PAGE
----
Social Question

ButterflyBoi's avatar

How do I stop talking to a friend I've known for years?

Asked by ButterflyBoi (39points) 1 month ago

I’ve had this friend for about three years now. When we first met, we liked exactly the same things, so we hit it off immediately. I’ve gone over to her house for a few days several times, she’s come over to mine. I’ve told her all my problems and fears, and she did the same. We did everything together, and we promised we’d always be there for each other. Now, she’s changed into a completely different person than the person I became friends with. All she does is ramble on about this one thing she’s obsessed with, and she’s just become very fake. She also always tries to start arguments with me on stuff she knows I don’t agree with, like she’s trying to change my mind and thinks that no other viewpoint is good. Honestly, I don’t really want to talk to her anymore, but she says she still loves me, so I feel like I can’t leave her. She’s just become so annoying, and we have no common interests whatsoever.

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10 Answers

Jeruba's avatar

If you want a gradual out, I’d suggest just becoming a little less available. Take up a new interest, or volunteer for something, and be “busy” more of the time.

Many friendships do change over time, and they can end by fading naturally, without involving a cataclysmic breakup.

That also allows you the option to revive your relationship if you feel like it later on.

cookieman's avatar

Completely agree with @Jeruba.

LostInParadise's avatar

When she does something that you find annoying, tell her. “I really find it annoying when you…” The term given for just cutting out someone is “ghosting”, and the other person can find it rather unpleasant. If you explain what you don’t like then she has the option of changing, and at the very least will see why you don’t want to spend more time with her.

jca2's avatar

Is the topic that she keeps bringing up that you argue about politics? Or is it a topic you can say “let’s not discuss that topic?” Then when and if you do see her, that will be off the table. You can still minimize seeing her, but as @Jeruba, if you want to keep that door open, at least you won’t be arguing.

zenvelo's avatar

You can wean her easily enough, to where interactions cease.

First of all, never initiate conversation or interaction.

When she texts or emails you, reply with a minimum. A “kk” response is enough; if she demands more, just respond, “in the middle of something right now, talk later”.

If you see a post of hers on social media, don’t respond in any manner; don’t <3 it and don’t comment. Ignore it.

If she shows up at your house, don’t let her in. Talk to her nicely in the doorway, but tell her you are involved in something that requires your attention and “maybe another time?” Then never invite her.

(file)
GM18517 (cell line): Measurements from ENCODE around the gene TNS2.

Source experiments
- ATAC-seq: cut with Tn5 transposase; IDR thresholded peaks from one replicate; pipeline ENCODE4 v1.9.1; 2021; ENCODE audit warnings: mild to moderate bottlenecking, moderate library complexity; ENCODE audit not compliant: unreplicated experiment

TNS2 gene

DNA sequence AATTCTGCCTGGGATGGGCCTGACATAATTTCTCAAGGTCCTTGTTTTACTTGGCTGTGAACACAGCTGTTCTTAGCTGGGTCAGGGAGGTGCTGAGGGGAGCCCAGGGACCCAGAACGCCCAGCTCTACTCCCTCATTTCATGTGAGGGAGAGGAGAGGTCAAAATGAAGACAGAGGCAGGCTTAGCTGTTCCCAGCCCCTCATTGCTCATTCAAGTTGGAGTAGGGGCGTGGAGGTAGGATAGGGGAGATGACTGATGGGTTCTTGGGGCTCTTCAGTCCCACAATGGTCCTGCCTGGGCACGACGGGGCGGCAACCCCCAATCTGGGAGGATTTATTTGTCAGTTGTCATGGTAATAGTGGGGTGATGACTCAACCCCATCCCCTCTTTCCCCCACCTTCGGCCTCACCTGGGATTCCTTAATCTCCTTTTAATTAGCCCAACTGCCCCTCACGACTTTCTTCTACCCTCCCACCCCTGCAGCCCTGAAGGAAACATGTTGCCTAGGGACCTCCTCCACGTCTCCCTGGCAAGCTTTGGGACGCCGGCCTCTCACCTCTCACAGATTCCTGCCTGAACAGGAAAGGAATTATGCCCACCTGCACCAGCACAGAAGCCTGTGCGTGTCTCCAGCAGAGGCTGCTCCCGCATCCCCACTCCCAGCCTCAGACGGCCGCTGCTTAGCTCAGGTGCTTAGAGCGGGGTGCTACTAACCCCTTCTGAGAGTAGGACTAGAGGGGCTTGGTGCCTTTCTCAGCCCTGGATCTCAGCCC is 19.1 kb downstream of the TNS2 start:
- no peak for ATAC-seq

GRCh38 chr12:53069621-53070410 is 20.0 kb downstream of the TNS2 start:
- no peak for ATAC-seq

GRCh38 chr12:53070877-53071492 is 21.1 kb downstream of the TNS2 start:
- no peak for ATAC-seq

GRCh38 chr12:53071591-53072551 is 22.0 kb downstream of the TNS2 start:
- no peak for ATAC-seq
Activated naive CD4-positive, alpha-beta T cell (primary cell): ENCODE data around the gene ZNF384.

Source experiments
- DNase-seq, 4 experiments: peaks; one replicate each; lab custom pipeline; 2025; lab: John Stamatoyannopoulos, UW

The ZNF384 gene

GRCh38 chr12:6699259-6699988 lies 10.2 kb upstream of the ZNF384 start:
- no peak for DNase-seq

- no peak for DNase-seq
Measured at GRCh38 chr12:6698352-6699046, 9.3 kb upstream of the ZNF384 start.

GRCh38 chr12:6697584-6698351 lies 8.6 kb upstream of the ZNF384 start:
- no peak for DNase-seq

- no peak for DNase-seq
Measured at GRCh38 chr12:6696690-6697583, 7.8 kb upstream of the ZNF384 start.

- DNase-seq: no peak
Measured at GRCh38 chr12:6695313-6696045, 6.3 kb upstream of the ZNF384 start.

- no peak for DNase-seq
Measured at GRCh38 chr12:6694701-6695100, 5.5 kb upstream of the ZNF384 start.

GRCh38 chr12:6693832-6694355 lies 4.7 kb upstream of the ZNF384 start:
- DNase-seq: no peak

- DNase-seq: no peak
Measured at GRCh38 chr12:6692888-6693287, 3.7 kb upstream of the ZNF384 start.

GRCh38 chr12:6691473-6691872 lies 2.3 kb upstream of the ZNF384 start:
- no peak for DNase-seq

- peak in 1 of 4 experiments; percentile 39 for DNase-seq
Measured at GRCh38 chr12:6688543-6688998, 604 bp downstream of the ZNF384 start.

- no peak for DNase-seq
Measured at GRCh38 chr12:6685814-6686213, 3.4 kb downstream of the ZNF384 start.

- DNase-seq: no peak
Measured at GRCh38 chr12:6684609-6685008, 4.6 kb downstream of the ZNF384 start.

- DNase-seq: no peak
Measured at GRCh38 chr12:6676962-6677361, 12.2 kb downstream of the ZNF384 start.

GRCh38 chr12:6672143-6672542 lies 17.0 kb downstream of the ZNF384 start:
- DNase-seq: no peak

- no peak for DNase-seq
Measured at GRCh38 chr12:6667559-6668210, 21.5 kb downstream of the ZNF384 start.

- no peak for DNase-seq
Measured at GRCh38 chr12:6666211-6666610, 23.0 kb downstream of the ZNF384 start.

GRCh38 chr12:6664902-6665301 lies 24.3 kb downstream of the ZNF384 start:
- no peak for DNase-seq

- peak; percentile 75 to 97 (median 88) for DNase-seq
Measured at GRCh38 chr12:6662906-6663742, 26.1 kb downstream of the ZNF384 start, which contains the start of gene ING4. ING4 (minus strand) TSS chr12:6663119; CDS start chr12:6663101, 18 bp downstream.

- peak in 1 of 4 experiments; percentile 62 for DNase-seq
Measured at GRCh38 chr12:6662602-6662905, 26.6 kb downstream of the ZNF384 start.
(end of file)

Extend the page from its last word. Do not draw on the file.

If she wants to know why you are being distant or unresponsive, you can tell her that she seems to not appreciate your opinions or your preferences, so you thought it best to not upset her.

janbb's avatar

“Three years” is a little different from “for years” and you sound like you might be a teenager. At that age, you’re growing and changing a lot and it’s not unusual for a friendship that seems ideal to fade over time. It is nicer and more of a learning experience to communicate with the ex-friend what has changed for you rather than just ghosting them. You’re bound to have many break ups in your future and this could be more practice. If you can’t do that – and it isn’t easy to do – maybe you just do have to gradually make yourself less available.

ButterflyBoi's avatar

@jca2 yeah politics is one of the many things she argues with me about. I try to tell her I don’t want to talk about it because I don’t want to start an argument or have either of us say something we won’t regret, but then she just says that I’m backing down because I don’t have an argument. She’ll then bring it up at a later time and go through the whole process again. I’ve also asked her to not bring up politics or anything else like that, but she still does anyway.

jca2's avatar

It sounds like she’s very aggressive about her political beliefs. That’s a real turnoff for me. I’d tell her political discussions are off the table and just see if she can hang out and keep to that rule. I’d give her one chance. If she still brings up political stuff, I’d be done with her. If that happens, I’d tell her so she knows. I’d say I can’t hang out with you because I don’t want to argue, and I’ve asked you not to discuss politics and you still do, so really, I can’t see you any more.

ButterflyBoi's avatar

@jca2 hhh I wish I could do that but I always feel bad-

Jeruba's avatar

She doesn’t respect your feelings. Do you really need this?

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